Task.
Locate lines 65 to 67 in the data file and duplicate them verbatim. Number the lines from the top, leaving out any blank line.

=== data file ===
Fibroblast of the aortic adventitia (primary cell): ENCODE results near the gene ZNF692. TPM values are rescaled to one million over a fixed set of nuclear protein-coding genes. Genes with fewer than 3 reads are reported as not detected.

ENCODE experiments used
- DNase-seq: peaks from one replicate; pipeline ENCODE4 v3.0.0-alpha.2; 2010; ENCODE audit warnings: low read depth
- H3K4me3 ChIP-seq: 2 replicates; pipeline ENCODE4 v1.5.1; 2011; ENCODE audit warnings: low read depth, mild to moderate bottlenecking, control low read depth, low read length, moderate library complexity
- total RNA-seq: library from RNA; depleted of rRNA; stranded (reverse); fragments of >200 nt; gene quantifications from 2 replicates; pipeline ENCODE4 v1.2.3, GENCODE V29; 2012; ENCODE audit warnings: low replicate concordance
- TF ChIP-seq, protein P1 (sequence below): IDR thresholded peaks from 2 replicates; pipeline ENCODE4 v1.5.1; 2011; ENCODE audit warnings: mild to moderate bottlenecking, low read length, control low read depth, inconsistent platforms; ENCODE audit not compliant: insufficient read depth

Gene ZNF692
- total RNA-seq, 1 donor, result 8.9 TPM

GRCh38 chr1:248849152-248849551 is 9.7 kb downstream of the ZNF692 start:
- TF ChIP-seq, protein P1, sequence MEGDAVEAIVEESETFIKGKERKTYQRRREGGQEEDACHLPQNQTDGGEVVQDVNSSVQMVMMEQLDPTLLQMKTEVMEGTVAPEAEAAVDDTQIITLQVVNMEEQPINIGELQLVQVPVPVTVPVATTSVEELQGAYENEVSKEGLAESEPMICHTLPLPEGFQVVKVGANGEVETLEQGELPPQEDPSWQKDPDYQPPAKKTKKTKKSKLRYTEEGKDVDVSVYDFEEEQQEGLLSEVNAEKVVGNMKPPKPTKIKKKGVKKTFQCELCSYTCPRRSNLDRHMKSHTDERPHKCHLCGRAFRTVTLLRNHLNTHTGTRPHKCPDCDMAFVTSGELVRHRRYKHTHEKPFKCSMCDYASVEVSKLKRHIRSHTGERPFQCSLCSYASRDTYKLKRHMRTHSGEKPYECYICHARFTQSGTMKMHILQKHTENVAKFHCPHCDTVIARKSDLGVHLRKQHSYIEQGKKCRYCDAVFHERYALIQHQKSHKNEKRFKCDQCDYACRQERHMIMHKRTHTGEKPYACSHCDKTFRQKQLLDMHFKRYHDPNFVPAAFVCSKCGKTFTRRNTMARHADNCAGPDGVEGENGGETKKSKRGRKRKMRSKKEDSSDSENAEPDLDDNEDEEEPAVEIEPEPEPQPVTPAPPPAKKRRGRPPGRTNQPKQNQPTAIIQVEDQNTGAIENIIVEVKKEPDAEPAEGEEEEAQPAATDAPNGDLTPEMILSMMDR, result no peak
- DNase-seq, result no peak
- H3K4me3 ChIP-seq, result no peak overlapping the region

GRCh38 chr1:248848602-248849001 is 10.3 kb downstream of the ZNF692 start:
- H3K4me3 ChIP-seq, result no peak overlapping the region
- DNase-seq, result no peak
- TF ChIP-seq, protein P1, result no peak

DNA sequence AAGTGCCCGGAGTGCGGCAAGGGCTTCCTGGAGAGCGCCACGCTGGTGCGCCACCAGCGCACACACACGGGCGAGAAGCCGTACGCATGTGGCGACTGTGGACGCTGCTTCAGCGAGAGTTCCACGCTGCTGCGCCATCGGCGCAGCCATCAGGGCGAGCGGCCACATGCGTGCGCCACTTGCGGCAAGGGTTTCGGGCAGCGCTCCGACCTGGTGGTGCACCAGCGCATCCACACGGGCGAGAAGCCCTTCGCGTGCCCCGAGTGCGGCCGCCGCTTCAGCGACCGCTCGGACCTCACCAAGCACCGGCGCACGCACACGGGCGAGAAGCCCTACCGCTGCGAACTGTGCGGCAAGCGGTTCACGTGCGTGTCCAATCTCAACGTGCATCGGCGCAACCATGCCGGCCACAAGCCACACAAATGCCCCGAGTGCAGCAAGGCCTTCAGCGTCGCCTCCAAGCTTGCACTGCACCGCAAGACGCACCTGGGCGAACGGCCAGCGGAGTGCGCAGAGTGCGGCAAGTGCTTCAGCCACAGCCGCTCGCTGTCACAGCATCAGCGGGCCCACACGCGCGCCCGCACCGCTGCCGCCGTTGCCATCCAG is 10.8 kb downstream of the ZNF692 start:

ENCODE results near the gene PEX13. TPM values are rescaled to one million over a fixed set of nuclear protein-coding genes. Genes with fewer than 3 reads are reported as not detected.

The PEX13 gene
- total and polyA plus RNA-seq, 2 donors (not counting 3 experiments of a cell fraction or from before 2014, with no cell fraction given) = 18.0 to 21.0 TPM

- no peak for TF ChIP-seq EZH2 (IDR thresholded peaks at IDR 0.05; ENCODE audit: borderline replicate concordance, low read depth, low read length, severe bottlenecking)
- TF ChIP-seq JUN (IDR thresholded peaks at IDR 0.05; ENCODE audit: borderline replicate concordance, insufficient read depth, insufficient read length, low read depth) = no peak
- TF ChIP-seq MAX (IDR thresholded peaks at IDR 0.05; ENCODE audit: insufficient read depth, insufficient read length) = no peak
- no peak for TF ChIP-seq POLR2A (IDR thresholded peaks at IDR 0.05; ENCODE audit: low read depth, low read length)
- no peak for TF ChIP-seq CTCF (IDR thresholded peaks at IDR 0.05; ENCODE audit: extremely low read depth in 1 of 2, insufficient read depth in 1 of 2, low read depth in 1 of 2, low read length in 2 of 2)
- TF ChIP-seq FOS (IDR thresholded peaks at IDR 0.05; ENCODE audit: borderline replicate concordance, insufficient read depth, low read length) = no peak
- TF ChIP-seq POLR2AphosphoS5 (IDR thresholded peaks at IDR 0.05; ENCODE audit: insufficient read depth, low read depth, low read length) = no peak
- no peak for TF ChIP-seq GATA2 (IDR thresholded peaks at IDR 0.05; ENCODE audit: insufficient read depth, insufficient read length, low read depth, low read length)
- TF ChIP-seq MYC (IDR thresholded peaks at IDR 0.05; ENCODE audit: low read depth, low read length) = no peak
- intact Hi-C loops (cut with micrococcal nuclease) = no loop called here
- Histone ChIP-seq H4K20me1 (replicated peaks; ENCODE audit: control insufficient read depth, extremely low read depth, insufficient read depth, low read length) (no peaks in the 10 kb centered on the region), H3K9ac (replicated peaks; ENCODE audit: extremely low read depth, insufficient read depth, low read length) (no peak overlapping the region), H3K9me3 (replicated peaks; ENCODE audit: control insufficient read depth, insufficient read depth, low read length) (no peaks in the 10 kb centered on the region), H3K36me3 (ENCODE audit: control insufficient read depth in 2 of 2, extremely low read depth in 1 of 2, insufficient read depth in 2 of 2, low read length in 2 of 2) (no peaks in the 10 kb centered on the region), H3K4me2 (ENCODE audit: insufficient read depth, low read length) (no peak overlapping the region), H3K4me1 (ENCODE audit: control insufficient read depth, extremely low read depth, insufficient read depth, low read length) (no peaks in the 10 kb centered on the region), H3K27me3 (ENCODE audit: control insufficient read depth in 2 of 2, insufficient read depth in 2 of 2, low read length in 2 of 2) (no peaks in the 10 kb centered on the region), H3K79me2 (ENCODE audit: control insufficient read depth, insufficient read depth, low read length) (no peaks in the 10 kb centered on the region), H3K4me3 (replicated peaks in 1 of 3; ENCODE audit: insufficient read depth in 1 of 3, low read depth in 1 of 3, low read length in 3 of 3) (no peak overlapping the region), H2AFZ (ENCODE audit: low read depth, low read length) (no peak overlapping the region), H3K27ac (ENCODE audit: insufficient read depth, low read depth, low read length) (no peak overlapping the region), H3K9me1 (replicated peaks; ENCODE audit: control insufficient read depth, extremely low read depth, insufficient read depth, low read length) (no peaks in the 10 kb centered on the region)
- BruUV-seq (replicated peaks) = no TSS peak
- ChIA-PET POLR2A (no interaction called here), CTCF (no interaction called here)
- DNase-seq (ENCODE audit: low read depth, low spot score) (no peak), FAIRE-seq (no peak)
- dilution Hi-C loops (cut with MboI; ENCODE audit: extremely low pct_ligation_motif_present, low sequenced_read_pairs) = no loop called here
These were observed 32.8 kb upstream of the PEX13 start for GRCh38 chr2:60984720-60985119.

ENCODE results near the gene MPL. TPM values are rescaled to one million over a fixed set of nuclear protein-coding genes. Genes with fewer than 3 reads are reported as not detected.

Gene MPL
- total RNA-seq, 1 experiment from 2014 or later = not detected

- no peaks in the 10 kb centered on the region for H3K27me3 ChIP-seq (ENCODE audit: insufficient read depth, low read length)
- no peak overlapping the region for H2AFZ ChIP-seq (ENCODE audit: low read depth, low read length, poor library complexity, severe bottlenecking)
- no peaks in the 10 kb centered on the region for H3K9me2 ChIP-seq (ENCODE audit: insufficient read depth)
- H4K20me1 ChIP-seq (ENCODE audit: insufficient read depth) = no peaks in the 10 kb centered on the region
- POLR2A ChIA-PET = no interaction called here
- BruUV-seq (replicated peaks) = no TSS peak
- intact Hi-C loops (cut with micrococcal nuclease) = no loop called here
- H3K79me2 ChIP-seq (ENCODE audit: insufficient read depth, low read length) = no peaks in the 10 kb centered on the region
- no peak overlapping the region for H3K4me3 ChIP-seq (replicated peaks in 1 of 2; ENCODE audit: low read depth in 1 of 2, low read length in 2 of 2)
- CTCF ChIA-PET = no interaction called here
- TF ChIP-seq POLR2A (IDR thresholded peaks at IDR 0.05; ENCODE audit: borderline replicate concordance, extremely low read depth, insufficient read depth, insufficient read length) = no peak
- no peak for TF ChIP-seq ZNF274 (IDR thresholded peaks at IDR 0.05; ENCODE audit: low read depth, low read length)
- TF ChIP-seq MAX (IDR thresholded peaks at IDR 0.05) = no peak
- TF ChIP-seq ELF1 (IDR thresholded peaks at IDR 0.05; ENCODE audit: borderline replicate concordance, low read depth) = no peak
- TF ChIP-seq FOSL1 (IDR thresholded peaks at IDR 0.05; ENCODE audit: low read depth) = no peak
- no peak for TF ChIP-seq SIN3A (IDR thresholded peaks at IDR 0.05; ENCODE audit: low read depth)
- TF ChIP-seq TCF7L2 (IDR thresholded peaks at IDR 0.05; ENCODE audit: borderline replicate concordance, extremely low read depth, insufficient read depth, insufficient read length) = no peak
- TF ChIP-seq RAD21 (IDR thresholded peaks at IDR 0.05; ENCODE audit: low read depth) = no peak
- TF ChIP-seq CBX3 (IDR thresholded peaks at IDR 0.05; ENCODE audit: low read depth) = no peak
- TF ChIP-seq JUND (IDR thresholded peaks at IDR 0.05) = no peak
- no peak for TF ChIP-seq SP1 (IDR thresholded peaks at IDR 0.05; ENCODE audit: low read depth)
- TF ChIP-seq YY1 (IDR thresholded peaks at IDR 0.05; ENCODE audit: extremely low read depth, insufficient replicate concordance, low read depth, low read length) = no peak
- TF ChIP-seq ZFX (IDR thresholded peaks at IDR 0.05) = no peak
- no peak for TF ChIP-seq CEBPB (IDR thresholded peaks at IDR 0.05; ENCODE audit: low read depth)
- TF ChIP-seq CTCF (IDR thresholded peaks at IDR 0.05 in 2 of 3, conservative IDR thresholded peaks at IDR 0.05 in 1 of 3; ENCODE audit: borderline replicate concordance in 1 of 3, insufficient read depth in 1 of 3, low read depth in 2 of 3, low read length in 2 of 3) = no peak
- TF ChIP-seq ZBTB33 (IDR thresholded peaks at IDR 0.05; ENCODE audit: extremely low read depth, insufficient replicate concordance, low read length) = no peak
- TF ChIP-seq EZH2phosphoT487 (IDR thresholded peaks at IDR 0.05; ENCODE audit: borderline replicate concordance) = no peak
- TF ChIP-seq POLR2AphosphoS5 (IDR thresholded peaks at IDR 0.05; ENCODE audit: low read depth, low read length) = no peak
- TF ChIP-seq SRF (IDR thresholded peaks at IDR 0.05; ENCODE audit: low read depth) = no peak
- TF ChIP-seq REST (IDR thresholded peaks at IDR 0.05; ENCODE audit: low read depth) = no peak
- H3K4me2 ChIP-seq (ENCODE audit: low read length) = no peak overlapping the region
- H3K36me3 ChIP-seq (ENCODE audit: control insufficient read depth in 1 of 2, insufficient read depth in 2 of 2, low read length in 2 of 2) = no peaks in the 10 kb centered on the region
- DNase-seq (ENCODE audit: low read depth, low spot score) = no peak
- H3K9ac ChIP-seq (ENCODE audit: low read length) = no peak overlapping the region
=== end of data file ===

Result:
- TF ChIP-seq ZBTB33 (IDR thresholded peaks at IDR 0.05; ENCODE audit: extremely low read depth, insufficient replicate concordance, low read length) = no peak
- TF ChIP-seq EZH2phosphoT487 (IDR thresholded peaks at IDR 0.05; ENCODE audit: borderline replicate concordance) = no peak
- TF ChIP-seq POLR2AphosphoS5 (IDR thresholded peaks at IDR 0.05; ENCODE audit: low read depth, low read length) = no peak